George Romero is the undisputed creator of the zombie genre. His film Night of the Living Dead was a masterpiece of horror — with a dash of social commentary and a focus at least as much on the human interaction as on the zombies, it was an heart-stopping horror film with a bit of intelligence. Now, after giving us Dawn of the Dead and Day of the Dead, Romero has released his fourth movie in the Dead series: Land of the Dead. Although it does have plenty of social
commentary it lacks the character development necessary to lift it above standard Hollywood horror movies.
The story revolves around a handful of people living in an unnamed city several years after the zombie plague has spread around the world. It has been thoroughly barricaded against zombies. Kaufman (Dennis Hopper) runs everything in the city from his penthouse high in Fiddler’s Green, the skyscraper where the wealthy live in luxury away from the poor in the rest of the city. The town is supplied by mercenaries, led by the calm and heroic Riley (Simon Baker).
His team uses an armored tank-like vehicle called Dead Reckoning to go on supply runs. They blast into the small towns around the city, distract the
zombies with fireworks, and steal whatever food and other supplies they can find.
It’s a stable, if often grossly unfair, society. All that changes, of course — stable societies aren’t all that entertaining. Two things happen to send this society crashing down: Riley’s second in command, Cholo (John Leguizamo), tries to get accepted into Fiddler’s Green and is refused and the zombies organize under the leadership of a zombie called Big Daddy in the credits (Eugene Clark). The zombies in “Land of the Dead” are evolving, developing the ability to
communicate on a very basic level and even to cook up elementary plans of attack. This is not a good omen for the folk of Fiddler’s Green.
There’s plenty of social commentary, of course; this would hardly be a Romero film without it. Cholo goes on a rampage when Kaufman won’t let him move into Fiddler’s Green; he steals Dead Reckoning and threatens to bomb the city. Big Daddy is a sympathetic character — his rage when Riley’s team kill some of the zombies in his town is very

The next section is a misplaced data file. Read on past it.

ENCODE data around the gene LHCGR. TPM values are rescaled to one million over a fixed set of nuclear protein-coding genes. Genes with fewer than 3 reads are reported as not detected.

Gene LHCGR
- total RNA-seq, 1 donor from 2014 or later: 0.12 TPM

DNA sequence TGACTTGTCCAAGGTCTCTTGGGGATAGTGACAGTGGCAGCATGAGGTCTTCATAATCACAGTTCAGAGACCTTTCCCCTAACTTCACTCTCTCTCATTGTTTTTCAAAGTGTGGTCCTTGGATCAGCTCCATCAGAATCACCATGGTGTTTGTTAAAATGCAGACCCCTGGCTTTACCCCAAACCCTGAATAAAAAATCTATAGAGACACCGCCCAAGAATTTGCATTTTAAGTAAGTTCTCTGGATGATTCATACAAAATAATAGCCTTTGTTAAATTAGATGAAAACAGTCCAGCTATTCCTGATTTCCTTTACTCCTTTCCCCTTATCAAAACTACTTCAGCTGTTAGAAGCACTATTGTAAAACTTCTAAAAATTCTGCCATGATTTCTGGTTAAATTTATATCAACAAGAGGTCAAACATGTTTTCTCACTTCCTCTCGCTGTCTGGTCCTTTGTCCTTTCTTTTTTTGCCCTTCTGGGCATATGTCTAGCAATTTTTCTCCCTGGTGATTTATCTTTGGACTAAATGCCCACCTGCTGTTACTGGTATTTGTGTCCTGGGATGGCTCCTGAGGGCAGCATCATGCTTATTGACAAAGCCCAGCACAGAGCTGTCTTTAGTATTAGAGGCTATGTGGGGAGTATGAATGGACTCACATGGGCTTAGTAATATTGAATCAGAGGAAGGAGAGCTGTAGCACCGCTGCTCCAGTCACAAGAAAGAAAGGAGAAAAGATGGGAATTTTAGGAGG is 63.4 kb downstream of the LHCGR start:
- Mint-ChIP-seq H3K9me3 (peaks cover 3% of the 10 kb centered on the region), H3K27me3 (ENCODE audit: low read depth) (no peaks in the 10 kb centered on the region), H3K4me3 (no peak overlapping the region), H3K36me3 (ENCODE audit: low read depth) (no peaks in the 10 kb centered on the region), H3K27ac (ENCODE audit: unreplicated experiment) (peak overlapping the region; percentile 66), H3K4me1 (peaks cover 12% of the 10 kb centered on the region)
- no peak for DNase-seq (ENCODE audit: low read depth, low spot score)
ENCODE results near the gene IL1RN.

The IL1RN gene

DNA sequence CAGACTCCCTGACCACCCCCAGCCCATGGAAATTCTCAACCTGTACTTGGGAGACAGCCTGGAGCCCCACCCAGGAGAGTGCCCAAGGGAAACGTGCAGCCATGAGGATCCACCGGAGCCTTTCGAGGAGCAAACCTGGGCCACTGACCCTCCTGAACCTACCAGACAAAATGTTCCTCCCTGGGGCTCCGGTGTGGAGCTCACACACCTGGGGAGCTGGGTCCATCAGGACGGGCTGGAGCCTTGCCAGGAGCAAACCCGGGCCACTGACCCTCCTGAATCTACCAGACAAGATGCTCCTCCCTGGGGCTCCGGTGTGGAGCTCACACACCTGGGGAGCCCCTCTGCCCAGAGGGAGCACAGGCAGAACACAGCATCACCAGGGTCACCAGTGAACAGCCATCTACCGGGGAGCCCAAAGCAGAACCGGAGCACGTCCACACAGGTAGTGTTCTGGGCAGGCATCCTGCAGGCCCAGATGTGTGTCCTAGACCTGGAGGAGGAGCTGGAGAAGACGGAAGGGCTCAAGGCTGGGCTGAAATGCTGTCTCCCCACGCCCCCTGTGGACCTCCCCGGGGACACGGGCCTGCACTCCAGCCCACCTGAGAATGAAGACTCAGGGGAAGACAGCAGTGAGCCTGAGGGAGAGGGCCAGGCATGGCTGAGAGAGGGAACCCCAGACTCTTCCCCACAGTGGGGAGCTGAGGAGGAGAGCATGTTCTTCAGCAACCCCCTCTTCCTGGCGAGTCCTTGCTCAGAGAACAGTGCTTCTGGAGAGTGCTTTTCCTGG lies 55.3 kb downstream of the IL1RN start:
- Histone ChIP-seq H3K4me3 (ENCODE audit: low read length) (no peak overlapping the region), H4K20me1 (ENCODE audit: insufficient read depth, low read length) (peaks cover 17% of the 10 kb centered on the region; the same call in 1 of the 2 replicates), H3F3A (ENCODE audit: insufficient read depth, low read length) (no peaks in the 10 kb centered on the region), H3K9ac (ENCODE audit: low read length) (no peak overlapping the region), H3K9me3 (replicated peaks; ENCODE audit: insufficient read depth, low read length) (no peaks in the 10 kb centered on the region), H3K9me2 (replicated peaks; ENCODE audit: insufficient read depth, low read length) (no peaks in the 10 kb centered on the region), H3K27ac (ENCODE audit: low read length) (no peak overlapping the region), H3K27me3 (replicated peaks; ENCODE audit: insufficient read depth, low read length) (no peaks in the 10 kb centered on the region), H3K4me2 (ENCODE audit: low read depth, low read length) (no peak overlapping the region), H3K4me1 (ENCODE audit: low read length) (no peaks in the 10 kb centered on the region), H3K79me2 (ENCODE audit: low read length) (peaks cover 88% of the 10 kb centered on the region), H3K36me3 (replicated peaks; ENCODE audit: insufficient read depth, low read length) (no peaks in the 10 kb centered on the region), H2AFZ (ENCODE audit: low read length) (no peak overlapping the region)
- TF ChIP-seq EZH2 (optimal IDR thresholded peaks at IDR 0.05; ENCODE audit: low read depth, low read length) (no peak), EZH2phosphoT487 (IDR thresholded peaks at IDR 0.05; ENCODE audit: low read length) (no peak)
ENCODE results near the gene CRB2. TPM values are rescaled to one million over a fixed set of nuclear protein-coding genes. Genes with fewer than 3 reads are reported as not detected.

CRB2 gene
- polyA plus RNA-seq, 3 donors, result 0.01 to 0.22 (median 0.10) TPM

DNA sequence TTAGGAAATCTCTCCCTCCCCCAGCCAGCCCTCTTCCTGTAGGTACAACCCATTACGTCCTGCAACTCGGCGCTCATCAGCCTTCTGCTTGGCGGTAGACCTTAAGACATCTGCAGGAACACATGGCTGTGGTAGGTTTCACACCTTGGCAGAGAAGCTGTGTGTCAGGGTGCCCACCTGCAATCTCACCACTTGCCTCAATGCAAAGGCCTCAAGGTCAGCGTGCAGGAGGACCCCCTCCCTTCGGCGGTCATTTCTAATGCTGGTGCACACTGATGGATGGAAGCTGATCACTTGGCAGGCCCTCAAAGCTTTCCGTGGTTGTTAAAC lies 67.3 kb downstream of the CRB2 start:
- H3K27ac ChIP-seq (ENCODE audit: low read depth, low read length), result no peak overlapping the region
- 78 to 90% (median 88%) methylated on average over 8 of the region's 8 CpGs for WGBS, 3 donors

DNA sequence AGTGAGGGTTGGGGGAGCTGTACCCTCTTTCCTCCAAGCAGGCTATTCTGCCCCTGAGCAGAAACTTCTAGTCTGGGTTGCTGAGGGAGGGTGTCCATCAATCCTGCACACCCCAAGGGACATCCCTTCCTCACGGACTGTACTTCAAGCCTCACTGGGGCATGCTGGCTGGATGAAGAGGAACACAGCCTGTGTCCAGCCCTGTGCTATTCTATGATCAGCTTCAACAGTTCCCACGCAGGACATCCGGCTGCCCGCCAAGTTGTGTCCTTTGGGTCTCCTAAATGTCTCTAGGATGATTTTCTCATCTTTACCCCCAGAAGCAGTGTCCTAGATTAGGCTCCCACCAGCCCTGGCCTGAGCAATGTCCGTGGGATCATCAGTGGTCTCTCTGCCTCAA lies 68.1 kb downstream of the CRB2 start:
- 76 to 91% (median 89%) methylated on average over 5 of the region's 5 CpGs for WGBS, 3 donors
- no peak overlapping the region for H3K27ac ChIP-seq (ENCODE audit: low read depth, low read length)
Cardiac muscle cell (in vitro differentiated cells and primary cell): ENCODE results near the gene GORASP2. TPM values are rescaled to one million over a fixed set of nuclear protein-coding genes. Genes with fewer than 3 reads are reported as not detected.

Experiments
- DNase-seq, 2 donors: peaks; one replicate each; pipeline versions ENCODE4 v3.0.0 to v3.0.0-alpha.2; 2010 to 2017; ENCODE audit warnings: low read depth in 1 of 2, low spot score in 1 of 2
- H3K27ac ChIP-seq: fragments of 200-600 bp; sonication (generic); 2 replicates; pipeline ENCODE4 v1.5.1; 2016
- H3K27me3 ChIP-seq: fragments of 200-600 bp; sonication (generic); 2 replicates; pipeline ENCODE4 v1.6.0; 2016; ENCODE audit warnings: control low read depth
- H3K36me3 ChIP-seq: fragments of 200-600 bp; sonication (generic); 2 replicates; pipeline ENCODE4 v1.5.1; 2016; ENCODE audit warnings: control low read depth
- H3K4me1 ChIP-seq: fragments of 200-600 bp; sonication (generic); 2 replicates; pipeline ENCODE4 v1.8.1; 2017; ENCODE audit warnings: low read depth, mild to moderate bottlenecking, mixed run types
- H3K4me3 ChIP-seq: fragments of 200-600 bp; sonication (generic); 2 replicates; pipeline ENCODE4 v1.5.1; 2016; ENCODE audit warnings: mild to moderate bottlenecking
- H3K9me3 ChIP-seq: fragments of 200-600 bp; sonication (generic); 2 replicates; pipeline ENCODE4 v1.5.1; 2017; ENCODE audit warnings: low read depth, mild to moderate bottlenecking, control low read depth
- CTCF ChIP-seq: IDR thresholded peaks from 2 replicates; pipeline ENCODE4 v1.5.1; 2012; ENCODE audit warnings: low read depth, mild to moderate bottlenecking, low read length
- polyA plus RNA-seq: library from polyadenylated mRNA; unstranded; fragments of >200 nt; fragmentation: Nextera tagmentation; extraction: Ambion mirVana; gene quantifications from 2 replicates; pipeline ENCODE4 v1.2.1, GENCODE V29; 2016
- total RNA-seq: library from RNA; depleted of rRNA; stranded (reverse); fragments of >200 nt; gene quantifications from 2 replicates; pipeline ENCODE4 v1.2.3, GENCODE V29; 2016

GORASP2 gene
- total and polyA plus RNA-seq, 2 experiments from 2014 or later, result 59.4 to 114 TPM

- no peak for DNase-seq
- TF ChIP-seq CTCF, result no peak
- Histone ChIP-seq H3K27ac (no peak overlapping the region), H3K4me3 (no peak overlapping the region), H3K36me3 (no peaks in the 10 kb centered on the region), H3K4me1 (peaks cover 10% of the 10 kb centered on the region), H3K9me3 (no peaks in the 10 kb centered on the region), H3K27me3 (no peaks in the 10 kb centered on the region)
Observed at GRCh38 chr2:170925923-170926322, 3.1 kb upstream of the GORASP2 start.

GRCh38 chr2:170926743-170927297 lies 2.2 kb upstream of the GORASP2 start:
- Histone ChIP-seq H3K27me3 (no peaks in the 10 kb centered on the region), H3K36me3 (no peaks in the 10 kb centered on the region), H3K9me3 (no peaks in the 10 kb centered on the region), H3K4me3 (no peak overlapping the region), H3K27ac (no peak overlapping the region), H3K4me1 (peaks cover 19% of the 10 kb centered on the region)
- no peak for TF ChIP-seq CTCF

human, and it leads to his desire for revenge. But it’s difficult to tell exactly what Romero is trying to say. Are the zombies meant to represent terrorists? Or is Cholo meant to represent them?
Clearly, there’s an indictment of rich people who live in splendor and ignore the problems of the world — the zombie rampage through the skyscraper dwells with relish upon the gory end of those insensitive wealthy folk. But the film resonates with issues around the Iraq war without quite
making a coherent point.
Don’t be deceived by all the social commentary, though. This is definitely a horror flick. Romero has to resort to some creativity on the part of the zombies to provide a semi-new spin on the zombie-feasting-on-human flesh motif, and the results are at times bleakly comical. The camera lingers on the destruction of bodies, whether human or zombie. Vast quantities of fake blood and body parts litter the screen and there are long shots of zombies enjoying their dinner. It’s not terribly frightening, but it is gross. Sensitive viewers should definitely know better than to go to a zombie flick.
What makes Land of the Dead fail for this reviewer, however, is the utter lack of character development. It’s hard to be frightened for characters you don’t much care about. Riley is a cookie-cutter hero with nothing to set him apart from B-movie good guys everywhere. Cholo is a standard Leguizamo loose canon. Kaufman is Dennis Hopper in
bad-guy mode. They’re all characters we’ve seen a hundred times before. They aren’t interesting or even all that sympathetic because they are the same old stereotype.
Land of the Dead is not terrible. It provides plenty of zombie action and gore, as well as a few laughs and material for a
philosophical/analytical argument with pals afterwards. But it isn’t great in the way that Night of the Living Dead was great. In the end, like so many films, it is competently mediocre: you know what you are going into when you enter the theater, and on that level it will not disappoint.
Directed by: George A. Romero
Starring: Simon Baker, John Leguizamo, Dennis Hopper, Asia Argento, Eugene Clark, Robert Joy
Rated: R for pervasive strong violence and gore, language, brief sexuality and some drug use.
Parental Notes: This is a zombie movie. It is packed with unspeakably disgusting images and is suitable only for very mature teenagers.